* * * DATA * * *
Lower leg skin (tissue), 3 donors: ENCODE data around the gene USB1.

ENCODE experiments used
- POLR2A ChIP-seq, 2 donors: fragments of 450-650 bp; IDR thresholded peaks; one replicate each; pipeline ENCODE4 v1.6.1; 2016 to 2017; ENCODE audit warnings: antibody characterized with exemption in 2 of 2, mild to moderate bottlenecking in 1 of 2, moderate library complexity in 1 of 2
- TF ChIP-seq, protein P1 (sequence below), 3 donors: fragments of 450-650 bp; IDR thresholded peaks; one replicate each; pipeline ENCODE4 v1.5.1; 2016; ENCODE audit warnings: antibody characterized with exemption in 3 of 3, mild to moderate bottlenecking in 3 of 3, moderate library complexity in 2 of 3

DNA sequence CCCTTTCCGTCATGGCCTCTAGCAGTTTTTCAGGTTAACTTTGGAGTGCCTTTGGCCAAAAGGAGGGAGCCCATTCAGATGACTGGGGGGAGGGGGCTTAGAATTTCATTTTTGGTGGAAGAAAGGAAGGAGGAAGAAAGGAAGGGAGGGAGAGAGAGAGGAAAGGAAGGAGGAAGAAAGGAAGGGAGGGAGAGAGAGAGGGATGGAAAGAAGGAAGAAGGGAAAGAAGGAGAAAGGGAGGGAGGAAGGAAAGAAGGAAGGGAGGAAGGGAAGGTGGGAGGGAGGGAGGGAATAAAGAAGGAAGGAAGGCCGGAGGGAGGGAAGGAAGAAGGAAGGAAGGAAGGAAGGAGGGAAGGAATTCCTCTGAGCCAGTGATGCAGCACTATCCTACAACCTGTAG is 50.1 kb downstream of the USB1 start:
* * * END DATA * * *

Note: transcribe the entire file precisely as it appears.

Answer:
Lower leg skin (tissue), 3 donors: ENCODE data around the gene USB1.

ENCODE experiments used
- POLR2A ChIP-seq, 2 donors: fragments of 450-650 bp; IDR thresholded peaks; one replicate each; pipeline ENCODE4 v1.6.1; 2016 to 2017; ENCODE audit warnings: antibody characterized with exemption in 2 of 2, mild to moderate bottlenecking in 1 of 2, moderate library complexity in 1 of 2
- TF ChIP-seq, protein P1 (sequence below), 3 donors: fragments of 450-650 bp; IDR thresholded peaks; one replicate each; pipeline ENCODE4 v1.5.1; 2016; ENCODE audit warnings: antibody characterized with exemption in 3 of 3, mild to moderate bottlenecking in 3 of 3, moderate library complexity in 2 of 3

DNA sequence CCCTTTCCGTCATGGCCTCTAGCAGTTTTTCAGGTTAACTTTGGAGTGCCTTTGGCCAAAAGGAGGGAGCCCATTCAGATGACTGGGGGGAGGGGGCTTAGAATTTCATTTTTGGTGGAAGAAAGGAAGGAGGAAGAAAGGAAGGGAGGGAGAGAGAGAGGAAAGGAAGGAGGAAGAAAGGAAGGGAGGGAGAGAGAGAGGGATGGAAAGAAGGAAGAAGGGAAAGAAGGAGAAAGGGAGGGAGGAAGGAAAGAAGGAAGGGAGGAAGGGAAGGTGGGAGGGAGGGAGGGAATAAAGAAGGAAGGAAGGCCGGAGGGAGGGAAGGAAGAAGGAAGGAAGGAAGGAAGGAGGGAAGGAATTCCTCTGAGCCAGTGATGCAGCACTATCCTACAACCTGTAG is 50.1 kb downstream of the USB1 start: